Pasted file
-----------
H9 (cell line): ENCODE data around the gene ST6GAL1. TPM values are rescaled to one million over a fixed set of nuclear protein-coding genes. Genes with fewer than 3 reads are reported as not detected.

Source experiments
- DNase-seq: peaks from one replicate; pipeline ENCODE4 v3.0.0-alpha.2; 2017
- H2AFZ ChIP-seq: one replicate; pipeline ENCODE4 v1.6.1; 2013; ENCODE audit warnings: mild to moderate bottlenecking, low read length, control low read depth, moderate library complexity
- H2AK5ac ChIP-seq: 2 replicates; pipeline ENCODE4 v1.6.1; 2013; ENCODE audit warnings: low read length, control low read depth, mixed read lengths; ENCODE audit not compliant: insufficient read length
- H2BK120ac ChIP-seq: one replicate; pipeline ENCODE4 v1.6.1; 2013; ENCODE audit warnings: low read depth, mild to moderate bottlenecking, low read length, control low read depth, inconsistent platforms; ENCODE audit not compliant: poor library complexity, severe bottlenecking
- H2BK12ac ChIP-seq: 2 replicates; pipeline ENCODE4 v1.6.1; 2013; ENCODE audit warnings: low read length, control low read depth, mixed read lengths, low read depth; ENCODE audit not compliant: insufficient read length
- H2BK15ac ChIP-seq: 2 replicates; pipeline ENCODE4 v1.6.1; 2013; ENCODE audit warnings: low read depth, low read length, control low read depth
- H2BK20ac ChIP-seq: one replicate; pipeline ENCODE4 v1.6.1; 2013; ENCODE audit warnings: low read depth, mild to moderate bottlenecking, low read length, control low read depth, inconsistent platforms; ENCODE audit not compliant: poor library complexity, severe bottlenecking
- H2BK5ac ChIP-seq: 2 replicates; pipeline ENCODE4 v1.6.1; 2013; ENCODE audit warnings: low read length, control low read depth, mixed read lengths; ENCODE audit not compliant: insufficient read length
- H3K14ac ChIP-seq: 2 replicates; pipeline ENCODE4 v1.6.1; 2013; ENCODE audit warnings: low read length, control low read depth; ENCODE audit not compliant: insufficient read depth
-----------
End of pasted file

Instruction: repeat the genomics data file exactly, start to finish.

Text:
H9 (cell line): ENCODE data around the gene ST6GAL1. TPM values are rescaled to one million over a fixed set of nuclear protein-coding genes. Genes with fewer than 3 reads are reported as not detected.

Source experiments
- DNase-seq: peaks from one replicate; pipeline ENCODE4 v3.0.0-alpha.2; 2017
- H2AFZ ChIP-seq: one replicate; pipeline ENCODE4 v1.6.1; 2013; ENCODE audit warnings: mild to moderate bottlenecking, low read length, control low read depth, moderate library complexity
- H2AK5ac ChIP-seq: 2 replicates; pipeline ENCODE4 v1.6.1; 2013; ENCODE audit warnings: low read length, control low read depth, mixed read lengths; ENCODE audit not compliant: insufficient read length
- H2BK120ac ChIP-seq: one replicate; pipeline ENCODE4 v1.6.1; 2013; ENCODE audit warnings: low read depth, mild to moderate bottlenecking, low read length, control low read depth, inconsistent platforms; ENCODE audit not compliant: poor library complexity, severe bottlenecking
- H2BK12ac ChIP-seq: 2 replicates; pipeline ENCODE4 v1.6.1; 2013; ENCODE audit warnings: low read length, control low read depth, mixed read lengths, low read depth; ENCODE audit not compliant: insufficient read length
- H2BK15ac ChIP-seq: 2 replicates; pipeline ENCODE4 v1.6.1; 2013; ENCODE audit warnings: low read depth, low read length, control low read depth
- H2BK20ac ChIP-seq: one replicate; pipeline ENCODE4 v1.6.1; 2013; ENCODE audit warnings: low read depth, mild to moderate bottlenecking, low read length, control low read depth, inconsistent platforms; ENCODE audit not compliant: poor library complexity, severe bottlenecking
- H2BK5ac ChIP-seq: 2 replicates; pipeline ENCODE4 v1.6.1; 2013; ENCODE audit warnings: low read length, control low read depth, mixed read lengths; ENCODE audit not compliant: insufficient read length
- H3K14ac ChIP-seq: 2 replicates; pipeline ENCODE4 v1.6.1; 2013; ENCODE audit warnings: low read length, control low read depth; ENCODE audit not compliant: insufficient read depth